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Understanding Hormones: Estrogen vs Progesterone

You may have first heard about estrogen and progesterone in the fifth or sixth grade. Yet these terms will continue to impact you up until menopause and even after that. If estrogen and progesterone can have that much effect on you, you might do yourself a good turn by digging a bit deeper about these two. Read on to discover more about these hormones that may stay with you—through their highs and lows—for the rest of your adult life.

Estrogen and progesterone are steroid hormones that play a crucial role in reproductive health. Although men also have these hormones in their biological systems, they are primarily female sex hormones, so we’ll focus more on how they affect women. 

If your reproductive cycle were to be likened to a beauty pageant, estrogen and progesterone would be the queens, lording it over everyone else. And true to the stereotypical nature of beauty queens, they can be frenemies. They can’t stand each other during ovulation, and estrogen levels diminish as progesterone increases. Or they can come together strong during the luteal phase of the menstrual cycle to thicken the walls of the uterus for possible fertilization. Let’s take a closer look at how each of these hormones functions.

Estrogen vs Progesterone: Their Roles in the Reproductive Cycle


Estrogen is also called the female sex hormone, not because it’s the only one in our anatomy, but because it is the most dominant. This hormone is critical to the normal development and maintenance of our reproductive cycles and female characteristics, such as our breasts and pubic hair. In short, it helps prep the body for courtship, sexual intercourse, and, “if the stars align,” maternal care.

The four main types of estrogen hormones are: estrone (E1), estradiol (E2), estriol (E3), and estetrol (E4).


Estrone is responsible for developing sexual functions in females, such as sexual desire and arousal. It’s most abundant in post-menopausal women.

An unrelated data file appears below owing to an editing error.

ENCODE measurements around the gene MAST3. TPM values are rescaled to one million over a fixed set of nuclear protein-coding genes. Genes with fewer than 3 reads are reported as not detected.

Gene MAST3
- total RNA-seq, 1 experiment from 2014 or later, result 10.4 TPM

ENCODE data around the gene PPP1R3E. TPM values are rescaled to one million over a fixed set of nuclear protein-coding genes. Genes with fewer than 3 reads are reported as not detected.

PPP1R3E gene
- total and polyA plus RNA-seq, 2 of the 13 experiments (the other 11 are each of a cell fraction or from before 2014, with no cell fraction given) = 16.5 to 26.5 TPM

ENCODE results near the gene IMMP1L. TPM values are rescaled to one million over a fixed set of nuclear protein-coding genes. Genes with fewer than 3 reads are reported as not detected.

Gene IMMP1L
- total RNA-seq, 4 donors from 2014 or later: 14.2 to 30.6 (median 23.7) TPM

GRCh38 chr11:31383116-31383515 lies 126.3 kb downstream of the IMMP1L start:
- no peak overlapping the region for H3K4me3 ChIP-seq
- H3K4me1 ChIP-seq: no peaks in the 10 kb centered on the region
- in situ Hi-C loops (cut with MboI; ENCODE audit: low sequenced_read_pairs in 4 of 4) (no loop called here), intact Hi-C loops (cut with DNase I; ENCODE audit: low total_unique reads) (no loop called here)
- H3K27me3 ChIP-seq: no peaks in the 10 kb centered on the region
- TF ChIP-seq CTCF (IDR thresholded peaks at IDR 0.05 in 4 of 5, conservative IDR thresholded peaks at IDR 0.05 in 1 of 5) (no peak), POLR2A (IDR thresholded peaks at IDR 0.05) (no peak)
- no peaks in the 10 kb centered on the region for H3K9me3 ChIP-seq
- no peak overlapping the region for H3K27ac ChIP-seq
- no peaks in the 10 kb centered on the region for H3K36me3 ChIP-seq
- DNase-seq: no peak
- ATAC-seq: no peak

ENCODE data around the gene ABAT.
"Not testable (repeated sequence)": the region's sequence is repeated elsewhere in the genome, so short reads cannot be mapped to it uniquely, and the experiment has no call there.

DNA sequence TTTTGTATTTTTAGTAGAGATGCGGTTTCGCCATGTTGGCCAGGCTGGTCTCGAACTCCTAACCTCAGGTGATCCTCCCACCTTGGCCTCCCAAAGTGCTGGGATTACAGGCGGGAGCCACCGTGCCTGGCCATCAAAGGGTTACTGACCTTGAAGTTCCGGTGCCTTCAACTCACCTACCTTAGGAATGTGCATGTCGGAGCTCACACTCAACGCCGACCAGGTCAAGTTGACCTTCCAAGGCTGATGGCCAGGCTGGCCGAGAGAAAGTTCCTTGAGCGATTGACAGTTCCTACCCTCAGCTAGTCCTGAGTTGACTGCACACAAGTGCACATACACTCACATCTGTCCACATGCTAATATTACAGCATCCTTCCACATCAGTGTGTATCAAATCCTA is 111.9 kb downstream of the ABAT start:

It is the strongest of all estrogens, dominating your reproductive years in terms of amount and activity as it develops and maintains your system. It is estradiol that causes a follicle to mature and release the egg and prepare the womb for pregnancy.


Like estrone, estriol is also a weak estrogen. It is the primary estrogen for pregnancy, stimulating the growth of the uterus and preparing the woman’s body for pregnancy. It also helps control menopausal symptoms such as vaginal dryness and hot flashes.


Estetrol is yet another weak estrogen. This hormone is present during pregnancy and may function to insulate the fetus from the maternal hormones.


Progesterone mainly serves to thicken the innermost lining of the uterus. It does this by secreting proteins, lipids, and other helpful substances to nourish the anticipated embryo, maintaining pregnancy. It also helps strengthen the embryo’s attachment to the uterine wall.

Estrogen vs Progesterone: What are the differences?

In addition to their functions, the two female sex hormones vary in the following:

  1. Estrogen is produced by the Graaffian follicle in the ovary, a mature cavity filled with liquid that ruptures to release an egg during ovulation. On the other hand, progesterone is produced in the ovary by the corpus luteum, a normal cyst that forms in the ovary every month during the childbearing age.